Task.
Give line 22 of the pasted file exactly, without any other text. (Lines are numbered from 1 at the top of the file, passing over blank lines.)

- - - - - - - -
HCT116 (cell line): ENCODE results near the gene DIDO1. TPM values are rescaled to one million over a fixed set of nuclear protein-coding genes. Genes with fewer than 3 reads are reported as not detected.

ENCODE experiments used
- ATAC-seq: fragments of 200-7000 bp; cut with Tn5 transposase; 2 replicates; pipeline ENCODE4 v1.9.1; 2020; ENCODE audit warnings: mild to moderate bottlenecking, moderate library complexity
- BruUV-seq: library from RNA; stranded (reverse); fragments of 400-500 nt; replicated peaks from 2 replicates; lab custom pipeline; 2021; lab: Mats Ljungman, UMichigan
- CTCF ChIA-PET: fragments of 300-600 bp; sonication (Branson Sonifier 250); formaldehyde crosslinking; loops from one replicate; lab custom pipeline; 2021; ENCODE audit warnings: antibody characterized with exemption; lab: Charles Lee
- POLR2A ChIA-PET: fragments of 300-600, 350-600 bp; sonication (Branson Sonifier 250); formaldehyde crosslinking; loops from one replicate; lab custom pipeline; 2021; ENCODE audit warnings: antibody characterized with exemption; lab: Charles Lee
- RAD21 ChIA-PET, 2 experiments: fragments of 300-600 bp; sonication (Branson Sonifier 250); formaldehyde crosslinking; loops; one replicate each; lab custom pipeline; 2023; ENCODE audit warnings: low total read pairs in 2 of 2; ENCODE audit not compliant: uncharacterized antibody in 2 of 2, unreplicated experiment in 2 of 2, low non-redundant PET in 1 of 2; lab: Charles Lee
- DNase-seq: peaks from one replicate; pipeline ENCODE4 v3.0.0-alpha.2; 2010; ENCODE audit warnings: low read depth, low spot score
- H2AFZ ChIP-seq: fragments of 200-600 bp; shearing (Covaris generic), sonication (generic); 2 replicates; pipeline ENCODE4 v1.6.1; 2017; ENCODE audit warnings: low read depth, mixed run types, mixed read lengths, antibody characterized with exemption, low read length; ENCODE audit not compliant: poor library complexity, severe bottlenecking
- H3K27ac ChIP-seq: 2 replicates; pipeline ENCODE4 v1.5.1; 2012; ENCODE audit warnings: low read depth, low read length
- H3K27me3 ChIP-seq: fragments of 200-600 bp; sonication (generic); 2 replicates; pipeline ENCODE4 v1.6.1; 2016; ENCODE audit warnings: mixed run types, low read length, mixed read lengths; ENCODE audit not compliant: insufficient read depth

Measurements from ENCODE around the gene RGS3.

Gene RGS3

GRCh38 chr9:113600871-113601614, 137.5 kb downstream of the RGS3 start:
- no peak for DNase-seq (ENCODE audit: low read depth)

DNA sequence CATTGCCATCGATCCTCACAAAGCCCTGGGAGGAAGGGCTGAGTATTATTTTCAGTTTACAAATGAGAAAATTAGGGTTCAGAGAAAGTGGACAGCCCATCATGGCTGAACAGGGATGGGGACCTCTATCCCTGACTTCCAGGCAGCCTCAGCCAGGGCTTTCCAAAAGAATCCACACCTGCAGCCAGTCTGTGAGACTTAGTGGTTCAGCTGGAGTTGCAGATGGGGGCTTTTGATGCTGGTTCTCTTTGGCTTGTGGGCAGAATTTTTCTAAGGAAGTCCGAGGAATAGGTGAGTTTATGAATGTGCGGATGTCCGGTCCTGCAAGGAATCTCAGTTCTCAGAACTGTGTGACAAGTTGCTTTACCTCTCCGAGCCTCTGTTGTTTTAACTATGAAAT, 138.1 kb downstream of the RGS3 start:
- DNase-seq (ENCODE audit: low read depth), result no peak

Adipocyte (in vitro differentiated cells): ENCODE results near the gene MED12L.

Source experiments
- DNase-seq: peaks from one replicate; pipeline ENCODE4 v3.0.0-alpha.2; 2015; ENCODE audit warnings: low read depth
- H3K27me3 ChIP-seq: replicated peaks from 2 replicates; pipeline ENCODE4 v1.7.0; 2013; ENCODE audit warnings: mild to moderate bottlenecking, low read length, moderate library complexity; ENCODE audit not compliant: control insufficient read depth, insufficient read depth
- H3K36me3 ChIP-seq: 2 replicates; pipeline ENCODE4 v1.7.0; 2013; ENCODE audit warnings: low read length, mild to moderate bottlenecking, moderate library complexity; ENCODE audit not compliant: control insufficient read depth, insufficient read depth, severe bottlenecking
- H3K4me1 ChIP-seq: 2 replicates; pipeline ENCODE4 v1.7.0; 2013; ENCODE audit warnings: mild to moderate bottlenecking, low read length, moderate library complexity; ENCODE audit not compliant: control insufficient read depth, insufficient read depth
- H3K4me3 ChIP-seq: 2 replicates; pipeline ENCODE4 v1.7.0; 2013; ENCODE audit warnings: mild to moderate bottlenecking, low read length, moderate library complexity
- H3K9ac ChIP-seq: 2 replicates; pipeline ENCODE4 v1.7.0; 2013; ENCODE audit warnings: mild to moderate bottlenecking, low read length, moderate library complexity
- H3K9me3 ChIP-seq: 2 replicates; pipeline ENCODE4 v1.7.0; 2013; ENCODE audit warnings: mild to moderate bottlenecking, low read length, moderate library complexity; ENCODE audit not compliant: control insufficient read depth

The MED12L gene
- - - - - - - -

- H3K36me3 ChIP-seq: 2 replicates; pipeline ENCODE4 v1.7.0; 2013; ENCODE audit warnings: low read length, mild to moderate bottlenecking, moderate library complexity; ENCODE audit not compliant: control insufficient read depth, insufficient read depth, severe bottlenecking